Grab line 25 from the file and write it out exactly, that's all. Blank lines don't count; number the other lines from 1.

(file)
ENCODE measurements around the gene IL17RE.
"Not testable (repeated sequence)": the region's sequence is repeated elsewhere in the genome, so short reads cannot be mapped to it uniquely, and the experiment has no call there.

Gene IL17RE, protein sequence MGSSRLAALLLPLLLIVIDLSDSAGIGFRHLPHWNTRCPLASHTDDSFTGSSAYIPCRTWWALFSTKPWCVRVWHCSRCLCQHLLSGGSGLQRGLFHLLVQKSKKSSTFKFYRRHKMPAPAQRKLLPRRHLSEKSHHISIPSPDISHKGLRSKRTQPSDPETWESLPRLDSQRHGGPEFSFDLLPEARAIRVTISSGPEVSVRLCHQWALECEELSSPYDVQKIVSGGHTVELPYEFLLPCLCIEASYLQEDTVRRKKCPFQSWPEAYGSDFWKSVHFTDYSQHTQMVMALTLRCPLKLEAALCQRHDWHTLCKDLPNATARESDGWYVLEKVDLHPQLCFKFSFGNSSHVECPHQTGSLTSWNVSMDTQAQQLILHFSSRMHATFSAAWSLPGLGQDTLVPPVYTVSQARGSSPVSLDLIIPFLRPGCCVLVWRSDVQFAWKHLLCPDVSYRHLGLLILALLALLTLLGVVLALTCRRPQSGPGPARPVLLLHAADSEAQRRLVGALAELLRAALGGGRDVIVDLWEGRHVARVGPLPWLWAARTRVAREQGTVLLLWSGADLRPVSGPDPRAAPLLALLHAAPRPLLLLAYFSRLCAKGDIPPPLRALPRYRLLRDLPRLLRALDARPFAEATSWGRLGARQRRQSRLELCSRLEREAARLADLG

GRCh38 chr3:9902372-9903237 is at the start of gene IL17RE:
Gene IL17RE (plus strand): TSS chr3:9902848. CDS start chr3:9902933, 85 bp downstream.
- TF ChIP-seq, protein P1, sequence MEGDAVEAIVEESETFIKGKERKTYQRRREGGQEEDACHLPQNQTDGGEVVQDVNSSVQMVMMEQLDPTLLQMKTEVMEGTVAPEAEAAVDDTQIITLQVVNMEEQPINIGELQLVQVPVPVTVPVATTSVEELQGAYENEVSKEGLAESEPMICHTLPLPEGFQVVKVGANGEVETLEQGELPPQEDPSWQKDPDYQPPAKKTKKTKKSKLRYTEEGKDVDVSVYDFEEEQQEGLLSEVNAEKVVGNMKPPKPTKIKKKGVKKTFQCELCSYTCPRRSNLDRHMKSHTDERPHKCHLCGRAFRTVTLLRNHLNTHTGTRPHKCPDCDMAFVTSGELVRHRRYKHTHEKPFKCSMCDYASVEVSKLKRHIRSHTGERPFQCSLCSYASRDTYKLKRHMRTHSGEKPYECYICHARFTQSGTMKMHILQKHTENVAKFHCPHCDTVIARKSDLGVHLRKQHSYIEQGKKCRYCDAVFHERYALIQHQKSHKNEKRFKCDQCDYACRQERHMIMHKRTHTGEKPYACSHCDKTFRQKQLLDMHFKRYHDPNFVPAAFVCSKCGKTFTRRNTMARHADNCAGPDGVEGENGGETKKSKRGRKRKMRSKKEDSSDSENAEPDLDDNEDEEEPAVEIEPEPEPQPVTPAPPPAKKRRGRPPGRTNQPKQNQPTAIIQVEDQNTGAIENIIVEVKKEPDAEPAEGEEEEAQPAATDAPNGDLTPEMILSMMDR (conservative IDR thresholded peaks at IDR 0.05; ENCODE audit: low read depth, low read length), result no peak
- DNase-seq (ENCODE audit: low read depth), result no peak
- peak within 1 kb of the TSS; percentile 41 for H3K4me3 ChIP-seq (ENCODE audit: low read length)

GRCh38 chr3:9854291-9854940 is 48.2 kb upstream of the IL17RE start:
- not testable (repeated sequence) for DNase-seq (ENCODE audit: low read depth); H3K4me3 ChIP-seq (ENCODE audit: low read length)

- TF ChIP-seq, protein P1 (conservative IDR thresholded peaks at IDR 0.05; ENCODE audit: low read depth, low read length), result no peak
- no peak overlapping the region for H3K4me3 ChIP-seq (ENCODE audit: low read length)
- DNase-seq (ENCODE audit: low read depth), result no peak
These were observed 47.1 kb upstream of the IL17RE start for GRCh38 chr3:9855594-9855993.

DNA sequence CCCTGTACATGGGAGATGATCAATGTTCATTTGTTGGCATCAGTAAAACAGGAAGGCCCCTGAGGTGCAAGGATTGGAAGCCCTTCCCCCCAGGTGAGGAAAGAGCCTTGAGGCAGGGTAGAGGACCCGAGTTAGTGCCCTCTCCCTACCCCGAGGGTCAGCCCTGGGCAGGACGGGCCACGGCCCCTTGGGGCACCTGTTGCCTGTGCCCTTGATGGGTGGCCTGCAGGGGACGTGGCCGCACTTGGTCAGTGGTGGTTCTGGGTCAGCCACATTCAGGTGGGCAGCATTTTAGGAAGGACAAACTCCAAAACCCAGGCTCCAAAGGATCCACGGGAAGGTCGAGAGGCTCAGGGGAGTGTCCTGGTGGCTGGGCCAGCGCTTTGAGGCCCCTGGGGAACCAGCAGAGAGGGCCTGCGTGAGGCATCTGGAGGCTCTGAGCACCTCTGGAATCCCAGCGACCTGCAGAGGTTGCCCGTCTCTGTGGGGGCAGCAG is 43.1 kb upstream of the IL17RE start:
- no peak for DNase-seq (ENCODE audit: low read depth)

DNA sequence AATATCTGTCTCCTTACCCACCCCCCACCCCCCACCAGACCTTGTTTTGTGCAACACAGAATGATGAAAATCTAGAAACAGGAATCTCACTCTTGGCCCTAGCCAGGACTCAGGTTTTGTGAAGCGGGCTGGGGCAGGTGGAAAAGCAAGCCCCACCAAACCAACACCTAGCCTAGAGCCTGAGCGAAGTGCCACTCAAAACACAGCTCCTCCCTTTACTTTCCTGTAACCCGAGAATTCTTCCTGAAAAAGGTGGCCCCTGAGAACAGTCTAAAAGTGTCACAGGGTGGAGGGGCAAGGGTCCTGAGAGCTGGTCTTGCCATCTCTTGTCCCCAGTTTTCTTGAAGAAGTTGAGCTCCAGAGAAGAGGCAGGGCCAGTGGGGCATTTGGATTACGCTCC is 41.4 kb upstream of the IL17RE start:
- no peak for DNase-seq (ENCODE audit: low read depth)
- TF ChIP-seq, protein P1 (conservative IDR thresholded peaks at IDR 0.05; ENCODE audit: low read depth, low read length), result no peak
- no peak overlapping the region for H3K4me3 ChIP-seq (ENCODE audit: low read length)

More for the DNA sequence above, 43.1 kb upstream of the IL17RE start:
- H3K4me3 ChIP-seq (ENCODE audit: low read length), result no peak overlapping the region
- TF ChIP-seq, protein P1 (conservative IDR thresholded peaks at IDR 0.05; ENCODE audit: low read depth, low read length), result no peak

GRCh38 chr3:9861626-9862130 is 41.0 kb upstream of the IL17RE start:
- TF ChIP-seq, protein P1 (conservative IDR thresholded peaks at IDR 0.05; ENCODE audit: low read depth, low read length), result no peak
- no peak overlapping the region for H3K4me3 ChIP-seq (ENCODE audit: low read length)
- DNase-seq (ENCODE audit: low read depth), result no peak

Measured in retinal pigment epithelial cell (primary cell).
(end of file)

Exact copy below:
- TF ChIP-seq, protein P1 (conservative IDR thresholded peaks at IDR 0.05; ENCODE audit: low read depth, low read length), result no peak